The Realities of Being a Woman in BJJ

photo credit: @chilareckiphoto

Being a Woman in BJJ – What’s It Like?

Being a woman in any male dominated industry can be tough, but at times, it can depend on your approach and your attitude towards what you’re doing. BJJ is addictive. You want to constantly learn and progress and feel and see your own progress. Now being a woman can make this sort of stuff difficult at times and sometimes you can feel like you’re at a stand-still. All the big white belt guys in class are dominating the fights between you two and you feel as though your skill and technique has just gone out of the window as soon as a 100kg 6’4 white belt flattens you with their whole body weight every time you roll.. But women and small men alike; I’m sure small men also feel this pain.

Being Flattened by Mat Bullies

However, I think men have more of an agenda to hurt you when they see not only are you a woman, but you’re also sporting a coloured belt. Being a small, petite blue belt woman I feel as though I’m a prime target for all the ego absorbed white belt hulk’s in the room. They see me as a challenge to crush, rather than someone to learn off/ learn with. If you’re twice the size of me you’ve got a good chance of being able to crush me via brute strength without needing any technique – but what exactly do you gain from this? You aren’t practicing your BJJ, you aren’t helping me, or yourself, and if you were to roll with someone your own size – you’d get eaten up because your skill level remains at 0. If you win via brute strength as opposed to literal BJJ technique – you haven’t won – especially if your opponent is half your weight and height. Just remember that. Dang mat bullies!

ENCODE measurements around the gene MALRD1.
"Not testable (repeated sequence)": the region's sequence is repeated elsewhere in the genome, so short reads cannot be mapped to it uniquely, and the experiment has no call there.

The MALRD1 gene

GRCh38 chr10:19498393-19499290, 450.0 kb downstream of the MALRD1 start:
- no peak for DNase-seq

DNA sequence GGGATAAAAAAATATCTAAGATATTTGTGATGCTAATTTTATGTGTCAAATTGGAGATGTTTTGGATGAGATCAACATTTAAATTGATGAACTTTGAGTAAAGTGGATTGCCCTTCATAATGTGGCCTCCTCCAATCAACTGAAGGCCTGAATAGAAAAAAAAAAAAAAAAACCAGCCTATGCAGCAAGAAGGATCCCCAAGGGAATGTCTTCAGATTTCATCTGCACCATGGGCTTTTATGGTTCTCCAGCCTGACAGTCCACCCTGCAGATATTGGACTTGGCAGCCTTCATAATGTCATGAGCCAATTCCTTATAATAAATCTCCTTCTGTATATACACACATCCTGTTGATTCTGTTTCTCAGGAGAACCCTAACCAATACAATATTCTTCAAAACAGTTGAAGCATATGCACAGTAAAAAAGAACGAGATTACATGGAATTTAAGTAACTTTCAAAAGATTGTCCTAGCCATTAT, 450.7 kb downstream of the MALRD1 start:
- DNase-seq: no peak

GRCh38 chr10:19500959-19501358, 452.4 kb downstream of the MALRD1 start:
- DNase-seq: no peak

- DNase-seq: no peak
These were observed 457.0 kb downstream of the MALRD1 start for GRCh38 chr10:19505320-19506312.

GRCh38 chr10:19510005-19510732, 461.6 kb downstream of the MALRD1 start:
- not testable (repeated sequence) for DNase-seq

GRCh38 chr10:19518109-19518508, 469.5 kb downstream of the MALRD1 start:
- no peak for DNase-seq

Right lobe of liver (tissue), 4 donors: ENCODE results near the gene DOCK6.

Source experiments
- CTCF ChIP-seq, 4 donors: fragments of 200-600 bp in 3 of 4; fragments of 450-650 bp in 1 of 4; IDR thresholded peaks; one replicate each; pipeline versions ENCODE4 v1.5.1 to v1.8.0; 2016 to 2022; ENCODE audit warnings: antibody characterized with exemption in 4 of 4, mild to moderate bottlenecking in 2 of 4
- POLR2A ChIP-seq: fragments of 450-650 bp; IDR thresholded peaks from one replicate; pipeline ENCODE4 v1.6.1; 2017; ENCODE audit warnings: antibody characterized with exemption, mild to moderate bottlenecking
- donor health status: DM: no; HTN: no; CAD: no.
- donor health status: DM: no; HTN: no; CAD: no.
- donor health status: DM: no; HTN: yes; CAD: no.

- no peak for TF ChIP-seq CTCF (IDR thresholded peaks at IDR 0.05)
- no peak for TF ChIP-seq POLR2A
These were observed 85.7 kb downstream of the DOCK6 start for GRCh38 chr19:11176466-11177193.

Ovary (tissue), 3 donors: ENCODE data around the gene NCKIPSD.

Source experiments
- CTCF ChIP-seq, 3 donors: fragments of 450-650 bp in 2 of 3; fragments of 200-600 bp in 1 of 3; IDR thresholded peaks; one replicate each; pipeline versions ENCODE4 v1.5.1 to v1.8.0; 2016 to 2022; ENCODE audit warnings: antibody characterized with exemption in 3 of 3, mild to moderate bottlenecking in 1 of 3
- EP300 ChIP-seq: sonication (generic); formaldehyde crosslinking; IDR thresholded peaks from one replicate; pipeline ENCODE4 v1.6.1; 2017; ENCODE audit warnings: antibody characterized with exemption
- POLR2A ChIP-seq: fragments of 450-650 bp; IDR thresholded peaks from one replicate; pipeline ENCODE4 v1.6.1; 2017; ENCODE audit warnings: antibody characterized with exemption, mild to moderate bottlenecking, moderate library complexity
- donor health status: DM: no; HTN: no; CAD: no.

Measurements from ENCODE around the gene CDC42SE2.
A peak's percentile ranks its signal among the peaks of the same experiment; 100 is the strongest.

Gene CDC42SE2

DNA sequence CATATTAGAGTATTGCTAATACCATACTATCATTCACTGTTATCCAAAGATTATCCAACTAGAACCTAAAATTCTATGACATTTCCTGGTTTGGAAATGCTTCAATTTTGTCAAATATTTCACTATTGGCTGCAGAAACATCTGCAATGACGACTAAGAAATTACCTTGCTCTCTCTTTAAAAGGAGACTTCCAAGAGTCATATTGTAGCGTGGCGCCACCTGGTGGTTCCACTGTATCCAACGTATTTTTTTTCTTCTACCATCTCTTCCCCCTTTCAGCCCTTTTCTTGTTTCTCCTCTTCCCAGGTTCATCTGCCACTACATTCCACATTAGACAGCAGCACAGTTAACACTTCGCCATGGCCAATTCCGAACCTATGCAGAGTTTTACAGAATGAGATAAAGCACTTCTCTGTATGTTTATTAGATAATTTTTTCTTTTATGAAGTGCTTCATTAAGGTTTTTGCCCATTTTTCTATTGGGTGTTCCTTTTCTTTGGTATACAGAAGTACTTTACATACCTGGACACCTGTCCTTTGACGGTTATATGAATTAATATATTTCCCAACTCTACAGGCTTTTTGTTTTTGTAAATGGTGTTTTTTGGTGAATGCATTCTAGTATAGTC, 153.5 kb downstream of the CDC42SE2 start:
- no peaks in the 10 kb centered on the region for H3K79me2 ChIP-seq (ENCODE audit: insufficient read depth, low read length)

Accepting the Challenges

Also, the lack of female representation in BJJ makes it difficult to apply for comps at times (so I have found), especially as a white belt as a lot of white belt females don’t compete. You sign up and you’re lucky if you have one match, which makes it difficult to be able to grasp an opportunity which tests out your skills to its maximum capacity, as rolling with someone your own size/ same level creates an even playing field – as opposed to consistently rolling with men twice your size.

Being a woman can make things harder, yes, but you become appreciative of the challenges you face. Fighting bigger people means you have to fight harder, and smarter. You’re learning to control and submit an opposition who is twice your weight, and succeeding at it. How well would you be able to exercise that on someone your own size? Pretty well IMO. The little guys are the ones you have to watch out for because they have to try a whole lot harder than the big guys in the gym, including the females. Females are naturally less muscular than men, however we usually have increased flexibility which can most definitely come in handy with BJJ. My flexibility allows me to have an advantage over my opponent at times, when it comes to submissions like groin stretches, kimuras, and regaining guard again for example.